This blog is about Ian Fleming (me) and my experiences, work and views as someone who is a Trade Unionist and Labour Party Activist in North Northumberland. I will attempt to comment on items of political, media or cultural significance and I write in a personal capacity.
coalition government has introduced legislation to reduce potential costs to
employers following the recent court decision on holiday pay.
November, the Employment Appeal Tribunal (EAT) ruled that holiday pay should
reflect non- guaranteed overtime.
that ruling, the coalition government set up a taskforce of representatives
from government and business — with no union representation — to assess the
financial exposure employers face and how to limit the impact on businesses.
government hasn’t even allowed the taskforce to finish its work, as it has laid
the Deduction from Wages (Limitation) Regulations 2014 before parliament,
which amend the 1996 Employment Rights Act 1996 and the Working Time
Regulations 1998. The regulations came into force on 8 January.
changes will apply to claims made on or after 1 July 2015 so workers can still
make claims under the existing arrangements for the next six months.
1 July, the employment tribunal will only consider backdated claims for holiday
pay accrued during non-guaranteed overtime in the two years up to the time the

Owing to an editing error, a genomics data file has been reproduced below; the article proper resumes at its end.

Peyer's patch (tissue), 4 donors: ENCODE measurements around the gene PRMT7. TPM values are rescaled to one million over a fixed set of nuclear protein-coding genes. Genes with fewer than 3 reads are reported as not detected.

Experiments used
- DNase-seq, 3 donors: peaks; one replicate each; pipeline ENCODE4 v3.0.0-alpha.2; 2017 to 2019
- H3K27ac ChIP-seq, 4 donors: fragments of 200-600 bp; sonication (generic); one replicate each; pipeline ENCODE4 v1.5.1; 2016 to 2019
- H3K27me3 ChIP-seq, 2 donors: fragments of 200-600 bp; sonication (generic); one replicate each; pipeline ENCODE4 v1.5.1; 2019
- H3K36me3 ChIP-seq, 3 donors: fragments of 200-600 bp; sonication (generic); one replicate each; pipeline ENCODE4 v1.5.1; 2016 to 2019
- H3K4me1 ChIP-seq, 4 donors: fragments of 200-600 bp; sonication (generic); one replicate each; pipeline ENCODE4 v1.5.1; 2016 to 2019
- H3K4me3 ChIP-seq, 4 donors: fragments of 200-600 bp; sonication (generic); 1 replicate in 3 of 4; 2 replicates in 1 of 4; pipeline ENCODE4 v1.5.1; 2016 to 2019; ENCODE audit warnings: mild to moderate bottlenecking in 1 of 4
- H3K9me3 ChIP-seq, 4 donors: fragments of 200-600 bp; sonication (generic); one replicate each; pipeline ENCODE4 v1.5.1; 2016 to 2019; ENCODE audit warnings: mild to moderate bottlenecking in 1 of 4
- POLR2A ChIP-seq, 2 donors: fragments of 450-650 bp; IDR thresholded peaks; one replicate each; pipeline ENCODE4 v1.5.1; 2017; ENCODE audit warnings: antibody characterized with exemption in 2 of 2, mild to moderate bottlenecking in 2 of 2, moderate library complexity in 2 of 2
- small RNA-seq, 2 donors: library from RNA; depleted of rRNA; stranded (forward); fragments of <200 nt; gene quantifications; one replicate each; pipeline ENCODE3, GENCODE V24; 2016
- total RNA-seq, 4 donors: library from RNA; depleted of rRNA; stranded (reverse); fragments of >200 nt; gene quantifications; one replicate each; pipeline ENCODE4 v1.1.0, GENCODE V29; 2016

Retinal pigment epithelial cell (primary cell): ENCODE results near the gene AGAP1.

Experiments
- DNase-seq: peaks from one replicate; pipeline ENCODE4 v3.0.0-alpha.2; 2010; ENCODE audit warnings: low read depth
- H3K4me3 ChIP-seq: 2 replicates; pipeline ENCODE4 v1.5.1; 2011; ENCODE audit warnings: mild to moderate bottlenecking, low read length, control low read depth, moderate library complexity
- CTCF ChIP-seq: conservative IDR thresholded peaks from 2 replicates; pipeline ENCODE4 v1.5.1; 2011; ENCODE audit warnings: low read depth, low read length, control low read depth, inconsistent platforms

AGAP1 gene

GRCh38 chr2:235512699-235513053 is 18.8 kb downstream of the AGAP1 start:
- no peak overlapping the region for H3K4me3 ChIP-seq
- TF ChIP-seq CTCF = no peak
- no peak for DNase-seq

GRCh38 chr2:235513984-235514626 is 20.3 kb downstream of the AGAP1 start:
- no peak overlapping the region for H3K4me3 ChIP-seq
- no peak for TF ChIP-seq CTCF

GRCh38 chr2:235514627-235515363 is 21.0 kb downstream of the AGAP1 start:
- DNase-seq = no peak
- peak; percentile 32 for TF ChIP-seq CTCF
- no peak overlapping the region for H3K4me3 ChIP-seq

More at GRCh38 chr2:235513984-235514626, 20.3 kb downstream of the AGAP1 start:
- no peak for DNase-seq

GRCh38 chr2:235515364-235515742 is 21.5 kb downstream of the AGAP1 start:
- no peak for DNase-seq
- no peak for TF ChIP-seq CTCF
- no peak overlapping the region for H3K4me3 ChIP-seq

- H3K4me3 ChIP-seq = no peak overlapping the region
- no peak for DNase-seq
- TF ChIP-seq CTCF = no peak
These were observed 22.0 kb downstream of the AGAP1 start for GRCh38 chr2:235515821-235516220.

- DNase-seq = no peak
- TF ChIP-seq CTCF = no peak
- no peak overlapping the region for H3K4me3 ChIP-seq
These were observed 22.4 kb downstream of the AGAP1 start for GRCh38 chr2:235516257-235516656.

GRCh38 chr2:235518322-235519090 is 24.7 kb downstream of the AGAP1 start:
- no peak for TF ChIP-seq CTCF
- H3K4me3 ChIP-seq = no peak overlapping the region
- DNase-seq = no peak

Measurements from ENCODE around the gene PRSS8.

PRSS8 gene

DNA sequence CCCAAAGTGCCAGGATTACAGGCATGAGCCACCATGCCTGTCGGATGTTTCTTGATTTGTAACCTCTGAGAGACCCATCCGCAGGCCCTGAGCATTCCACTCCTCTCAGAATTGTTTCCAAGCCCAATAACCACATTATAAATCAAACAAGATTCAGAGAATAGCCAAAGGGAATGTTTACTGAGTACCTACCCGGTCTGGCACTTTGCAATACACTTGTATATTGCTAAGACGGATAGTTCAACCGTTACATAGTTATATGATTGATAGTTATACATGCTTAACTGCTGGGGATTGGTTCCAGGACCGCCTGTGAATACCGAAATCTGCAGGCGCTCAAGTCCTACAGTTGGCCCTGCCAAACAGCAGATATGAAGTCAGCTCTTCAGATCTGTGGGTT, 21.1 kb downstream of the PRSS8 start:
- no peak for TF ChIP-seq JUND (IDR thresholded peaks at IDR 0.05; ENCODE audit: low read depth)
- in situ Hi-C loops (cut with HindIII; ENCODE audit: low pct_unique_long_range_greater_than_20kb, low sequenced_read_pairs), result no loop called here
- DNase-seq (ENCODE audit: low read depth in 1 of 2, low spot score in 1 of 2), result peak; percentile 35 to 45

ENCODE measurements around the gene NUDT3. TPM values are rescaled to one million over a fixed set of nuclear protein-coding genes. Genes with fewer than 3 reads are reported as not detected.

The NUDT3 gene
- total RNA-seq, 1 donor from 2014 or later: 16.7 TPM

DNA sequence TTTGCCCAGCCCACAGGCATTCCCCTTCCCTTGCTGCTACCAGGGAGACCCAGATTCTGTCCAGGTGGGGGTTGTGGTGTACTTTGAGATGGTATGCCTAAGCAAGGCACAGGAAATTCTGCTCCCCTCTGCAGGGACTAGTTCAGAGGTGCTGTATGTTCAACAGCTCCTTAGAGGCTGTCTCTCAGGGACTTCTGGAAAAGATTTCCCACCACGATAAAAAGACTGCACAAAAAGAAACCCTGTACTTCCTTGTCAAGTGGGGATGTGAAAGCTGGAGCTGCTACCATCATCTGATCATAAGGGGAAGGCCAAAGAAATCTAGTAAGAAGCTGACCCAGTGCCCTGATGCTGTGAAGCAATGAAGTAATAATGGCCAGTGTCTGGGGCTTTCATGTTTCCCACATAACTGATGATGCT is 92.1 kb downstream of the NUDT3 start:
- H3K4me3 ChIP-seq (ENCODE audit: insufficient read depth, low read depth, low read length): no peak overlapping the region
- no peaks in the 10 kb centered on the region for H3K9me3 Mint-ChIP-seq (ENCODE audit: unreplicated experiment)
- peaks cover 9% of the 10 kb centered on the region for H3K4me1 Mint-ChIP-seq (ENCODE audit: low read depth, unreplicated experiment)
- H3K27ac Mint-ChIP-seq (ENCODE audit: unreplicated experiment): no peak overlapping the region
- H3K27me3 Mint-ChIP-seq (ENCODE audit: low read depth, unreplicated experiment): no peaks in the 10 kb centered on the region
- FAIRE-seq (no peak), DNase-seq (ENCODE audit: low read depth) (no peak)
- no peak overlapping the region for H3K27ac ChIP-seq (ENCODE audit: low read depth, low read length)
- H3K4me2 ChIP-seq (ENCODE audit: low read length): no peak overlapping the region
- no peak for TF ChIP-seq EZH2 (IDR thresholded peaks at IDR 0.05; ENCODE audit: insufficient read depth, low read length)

worker brought their complaint to a tribunal.
regulations limit all unlawful deductions claims to two years before the date
the ET1 is lodged (with the exception of certain categories of unlawful
deductions claims such as claims for Statutory Maternity Pay, Statutory Sick
Pay and guarantee payments, which remain unaffected); and explicitly state that
the right to paid holiday is not incorporated as a term in employment
Fleming, Branch Secretary of UNISON Northumberland County Branch said “the
government have repeatedly attacked workers rights and by them making this intervention
it will hit workers on the lowest wages the hardest, because it’s those workers
who are largely affected by this change in legislation. It is completely wrong
that in cases where workers have been illegally paid, they won’t be entitled to
claim back all the money they are owed.”
Labour Research Department Volume 77, Issue 1, 8 January 2015 www.legislation.gov.uk/uksi/2014/3322/pdfs/uksi_20143322_en.pdf